Being an Erasmus student has got so many advantages to it. Beyond the stereotype of meeting people from all over the world, learning new skills, travelling throughout Europe… I also get a first-hand experience of they way the education system is run over here.
And yes, there are some differences – key differences to the education system. More specifically, the higher and further education here. On year in Grenoble studying for a Diplome Universitaire de Technologie at Pierre Mendes University France has given me an insight into what happens in a France institution.
It could be argued that, because I am Erasmus (and so don’t pay any tuition fees) I can’t really comment on fees. Indeed I’ve heard this argument from a few people back home – that I am not really living in the real world. To be quite honest I think two years of university in England and then some time here allows me to make a pretty good judgement on what’s going on.
The current maximum tuition fee that can be charged in the UK for a full-time UK/EU student is £9,000 per year. For a business-related course, that works out at about 13 hours per week in contact time. Here in France, the fee limit is around the EUR200 per year mark for a full-time bachelor degree. For this you get a lot more hours for your money and much more support, according to people I have spoken to about their experiences in French life.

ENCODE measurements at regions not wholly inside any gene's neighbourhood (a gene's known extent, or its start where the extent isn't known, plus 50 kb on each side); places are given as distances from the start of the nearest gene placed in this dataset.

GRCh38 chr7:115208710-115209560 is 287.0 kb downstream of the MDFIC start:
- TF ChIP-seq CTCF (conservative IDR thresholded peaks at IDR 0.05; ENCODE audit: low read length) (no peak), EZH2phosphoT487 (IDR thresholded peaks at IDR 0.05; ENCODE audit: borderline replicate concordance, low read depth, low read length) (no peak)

I personally study for the DUT qualification, the French equivalent to the HND we have in the UK. The HND is frequently used as a stepping stone to a full bachelor’s degree. The same can be said for the DUT. Whilst UK students struggle with thousands of pounds of debt, French students can get on the DUT course, complete with their student social security for EUR500 per year.
It’s not like French universities skimp on hours or anything – I currently study around 15 hours per week in the classroom. When you consider that you’re not paying vast amounts of money for this you being to realise that this isn’t such a bad deal.
You could even point to things outside the classroom for comparison. Students seem get a fantastic extra-curricular experience in terms of sports and societies – the university heavily subsidises activities and sports. Even the student cafeterias are of incredible value – meals are EUR 3,15 here in Grenoble for a three-course meal in the student cafeteria. Compare that to Lincoln, where the so-called student cafes and bars claim good value, yet charge twice that for one course.
And somehow, Pierre Mendes manages this for 20,000 students. Day in, day out. The result? Happy students with a great education that employers love – in many cases the DUT is a more attractive option than a full degree.
Surely it’s time to change our priorities and consider what we can achieve.